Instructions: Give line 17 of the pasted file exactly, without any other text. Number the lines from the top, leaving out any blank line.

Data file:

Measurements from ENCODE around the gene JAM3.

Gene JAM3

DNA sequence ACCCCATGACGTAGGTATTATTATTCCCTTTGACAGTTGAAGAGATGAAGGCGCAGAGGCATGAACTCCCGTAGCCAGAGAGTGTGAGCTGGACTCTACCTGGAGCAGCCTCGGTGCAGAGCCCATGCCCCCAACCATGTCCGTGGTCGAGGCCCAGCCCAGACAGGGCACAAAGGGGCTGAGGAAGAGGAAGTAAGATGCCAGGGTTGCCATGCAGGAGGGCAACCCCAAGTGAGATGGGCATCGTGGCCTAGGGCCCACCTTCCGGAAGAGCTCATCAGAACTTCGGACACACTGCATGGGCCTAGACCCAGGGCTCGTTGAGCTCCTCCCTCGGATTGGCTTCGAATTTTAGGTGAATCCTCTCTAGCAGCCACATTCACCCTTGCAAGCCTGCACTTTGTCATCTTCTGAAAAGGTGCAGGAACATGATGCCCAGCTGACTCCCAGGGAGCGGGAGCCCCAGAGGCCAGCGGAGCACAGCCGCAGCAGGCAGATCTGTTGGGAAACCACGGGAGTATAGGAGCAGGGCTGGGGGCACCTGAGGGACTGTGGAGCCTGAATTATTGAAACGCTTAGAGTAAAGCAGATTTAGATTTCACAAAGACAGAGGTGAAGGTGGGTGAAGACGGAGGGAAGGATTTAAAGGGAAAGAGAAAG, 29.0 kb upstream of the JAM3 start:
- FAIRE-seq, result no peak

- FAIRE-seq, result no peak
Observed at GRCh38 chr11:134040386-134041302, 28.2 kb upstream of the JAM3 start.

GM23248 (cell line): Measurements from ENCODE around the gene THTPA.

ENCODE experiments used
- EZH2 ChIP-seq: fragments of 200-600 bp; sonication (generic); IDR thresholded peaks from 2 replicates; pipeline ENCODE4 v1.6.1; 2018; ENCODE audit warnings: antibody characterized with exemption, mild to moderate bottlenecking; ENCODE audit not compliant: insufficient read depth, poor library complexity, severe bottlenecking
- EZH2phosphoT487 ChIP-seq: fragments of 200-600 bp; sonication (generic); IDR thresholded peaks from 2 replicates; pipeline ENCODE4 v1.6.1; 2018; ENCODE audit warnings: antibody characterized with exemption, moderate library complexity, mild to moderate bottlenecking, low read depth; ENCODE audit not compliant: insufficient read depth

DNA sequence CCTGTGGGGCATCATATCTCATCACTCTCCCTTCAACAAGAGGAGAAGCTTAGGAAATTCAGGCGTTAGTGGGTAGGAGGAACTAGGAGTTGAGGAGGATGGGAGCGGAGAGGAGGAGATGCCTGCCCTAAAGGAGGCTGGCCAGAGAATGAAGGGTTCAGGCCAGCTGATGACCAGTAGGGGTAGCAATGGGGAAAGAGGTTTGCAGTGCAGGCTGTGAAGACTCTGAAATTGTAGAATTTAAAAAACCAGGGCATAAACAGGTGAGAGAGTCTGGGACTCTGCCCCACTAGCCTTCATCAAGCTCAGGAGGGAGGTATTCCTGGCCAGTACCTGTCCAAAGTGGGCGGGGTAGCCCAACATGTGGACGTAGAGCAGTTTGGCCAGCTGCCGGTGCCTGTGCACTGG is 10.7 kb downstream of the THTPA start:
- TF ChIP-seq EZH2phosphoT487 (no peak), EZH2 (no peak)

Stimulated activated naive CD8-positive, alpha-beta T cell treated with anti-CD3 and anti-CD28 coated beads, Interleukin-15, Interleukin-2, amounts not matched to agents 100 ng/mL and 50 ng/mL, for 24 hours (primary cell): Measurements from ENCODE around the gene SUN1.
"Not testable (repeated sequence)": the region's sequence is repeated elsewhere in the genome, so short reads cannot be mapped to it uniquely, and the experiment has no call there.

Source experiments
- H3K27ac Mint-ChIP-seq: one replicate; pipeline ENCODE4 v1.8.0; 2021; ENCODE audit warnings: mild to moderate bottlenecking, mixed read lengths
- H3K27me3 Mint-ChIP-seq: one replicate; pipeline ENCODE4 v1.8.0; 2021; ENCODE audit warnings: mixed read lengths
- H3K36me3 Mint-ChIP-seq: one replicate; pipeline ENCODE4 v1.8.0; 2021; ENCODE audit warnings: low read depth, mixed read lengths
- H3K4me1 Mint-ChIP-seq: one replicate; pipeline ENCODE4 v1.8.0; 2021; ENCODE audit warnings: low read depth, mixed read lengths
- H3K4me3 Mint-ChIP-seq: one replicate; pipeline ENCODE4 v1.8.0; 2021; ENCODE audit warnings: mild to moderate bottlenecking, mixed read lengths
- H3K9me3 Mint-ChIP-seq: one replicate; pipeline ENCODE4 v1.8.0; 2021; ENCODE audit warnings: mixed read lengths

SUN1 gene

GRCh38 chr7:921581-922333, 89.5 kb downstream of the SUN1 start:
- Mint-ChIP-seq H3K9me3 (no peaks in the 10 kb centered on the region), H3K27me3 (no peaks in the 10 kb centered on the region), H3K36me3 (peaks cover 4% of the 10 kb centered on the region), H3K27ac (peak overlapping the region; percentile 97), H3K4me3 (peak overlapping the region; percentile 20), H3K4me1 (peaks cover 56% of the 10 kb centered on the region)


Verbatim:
- H3K27me3 Mint-ChIP-seq: one replicate; pipeline ENCODE4 v1.8.0; 2021; ENCODE audit warnings: mixed read lengths